The first thought I had, which I was actually writing as a stand-alone thing for tonight, revolves around this from the @GeekxGirls Twitter and FaceBook account:
I love this a lot, but after sharing it on both Twitter and Facebook, it occurred to me – maybe we ARE on a career path toward Starfleet. If we believe that it (or its equivalent in the real world, whatever it will be or be called) will exist and exist in our lifetimes, someone is going to have to be involved in starting it and being the first faculty and/or students.
Why can’t that be us?
Then, just before 23:00 tonight, ULA launched an Atlas 5 (big freakin’ rocket) out of Vandenberg AFB up the coast. I knew of the launch and had thought about driving up to see it, but just have too many other things to do.
I was watching the launch online on my phone, and it occurred to me about 30 seconds into launch that there might be a tiny chance of maybe seeing something of the launch from outside. Vandenberg is over 100 miles to our WNW and I’ve got a big hill to my west, but maybe.
Oh. My. Freakin’. God!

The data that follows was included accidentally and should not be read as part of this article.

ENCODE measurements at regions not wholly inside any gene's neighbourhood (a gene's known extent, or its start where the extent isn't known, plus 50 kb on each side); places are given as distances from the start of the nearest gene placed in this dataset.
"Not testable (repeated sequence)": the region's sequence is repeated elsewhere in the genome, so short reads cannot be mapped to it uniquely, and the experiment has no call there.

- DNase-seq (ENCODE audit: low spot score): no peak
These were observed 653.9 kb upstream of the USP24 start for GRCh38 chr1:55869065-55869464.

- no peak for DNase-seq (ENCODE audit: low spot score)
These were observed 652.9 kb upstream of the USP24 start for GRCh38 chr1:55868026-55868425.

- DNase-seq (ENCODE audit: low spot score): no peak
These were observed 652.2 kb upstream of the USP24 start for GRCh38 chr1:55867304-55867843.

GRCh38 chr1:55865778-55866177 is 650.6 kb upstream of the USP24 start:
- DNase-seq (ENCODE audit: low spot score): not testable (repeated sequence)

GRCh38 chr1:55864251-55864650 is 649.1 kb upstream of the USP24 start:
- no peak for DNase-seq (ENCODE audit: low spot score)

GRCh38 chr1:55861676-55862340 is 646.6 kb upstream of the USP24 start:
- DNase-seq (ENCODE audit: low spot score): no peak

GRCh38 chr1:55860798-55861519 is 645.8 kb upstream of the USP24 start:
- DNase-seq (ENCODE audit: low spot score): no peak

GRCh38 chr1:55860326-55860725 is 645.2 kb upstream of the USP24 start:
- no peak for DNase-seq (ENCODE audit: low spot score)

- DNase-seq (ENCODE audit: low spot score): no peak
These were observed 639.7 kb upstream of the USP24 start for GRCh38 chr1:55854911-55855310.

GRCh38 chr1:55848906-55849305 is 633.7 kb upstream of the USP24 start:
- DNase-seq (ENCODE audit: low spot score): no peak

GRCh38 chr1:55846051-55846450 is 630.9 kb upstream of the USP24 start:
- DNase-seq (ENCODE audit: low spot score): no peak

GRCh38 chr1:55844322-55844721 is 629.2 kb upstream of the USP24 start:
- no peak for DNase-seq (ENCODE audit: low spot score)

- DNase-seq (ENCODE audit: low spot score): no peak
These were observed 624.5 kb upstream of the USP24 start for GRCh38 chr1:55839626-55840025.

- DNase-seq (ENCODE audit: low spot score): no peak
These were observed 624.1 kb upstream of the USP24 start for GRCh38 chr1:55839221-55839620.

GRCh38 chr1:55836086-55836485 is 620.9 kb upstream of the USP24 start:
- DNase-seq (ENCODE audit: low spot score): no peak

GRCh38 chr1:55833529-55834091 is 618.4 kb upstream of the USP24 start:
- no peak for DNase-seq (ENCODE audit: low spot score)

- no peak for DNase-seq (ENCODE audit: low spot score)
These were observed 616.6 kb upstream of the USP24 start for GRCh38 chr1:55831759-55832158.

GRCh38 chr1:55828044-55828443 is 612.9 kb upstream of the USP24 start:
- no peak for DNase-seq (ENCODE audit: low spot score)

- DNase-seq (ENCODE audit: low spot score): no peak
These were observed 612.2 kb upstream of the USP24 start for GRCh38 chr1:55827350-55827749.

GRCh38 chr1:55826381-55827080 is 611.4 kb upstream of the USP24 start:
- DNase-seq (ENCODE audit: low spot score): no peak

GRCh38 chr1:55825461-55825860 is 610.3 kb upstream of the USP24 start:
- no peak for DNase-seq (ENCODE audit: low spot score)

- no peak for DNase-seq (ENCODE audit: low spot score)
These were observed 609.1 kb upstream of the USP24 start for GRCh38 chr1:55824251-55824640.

Just as I got out the rocket started to clear the hill with a bright red and orange flame that stretched at least as far as the moon is wide. It was bright enough so that even with the city lights all around and the street lights and security lights at the school up on the corner, people driving down the street were seeing it and stopping to look.
Over the next minute or more, as the rocket climbed out of the atmosphere it also climbed more overhead, directly to our west. The flame trail grew less visible, but the exhaust cone, sort of a bright, curved V-shape, got very bright and spread out. Lots of blue and orange color, just a spectacular sight.
As the rocket kept climbing toward the south I crossed the street to keep it in view over the neighbor’s house. I could clearly see the first stage dim, flash, and cut off, followed by the flash of the second stage ignition. Another few seconds after that and it faded into the haze on the southern horizon.
I need to remember this. If seeing a launch is this moving and emotional and full of elation even when seen from this far away with none of the noise or smoke or other phenomenon present, I can’t wait to see one from a much better and much closer viewpoint.
Heading off-planet, the Earth in our rear-view mirror. Today a display on the horizon, tomorrow an addicting up-close experience, soon to be a career path for all of those waiting to go exploring and working. It would be neat if they named it “Starfleet” just like they named the first Space Shuttle “Enterprise,” but I don’t care what they name it as long as I get to go!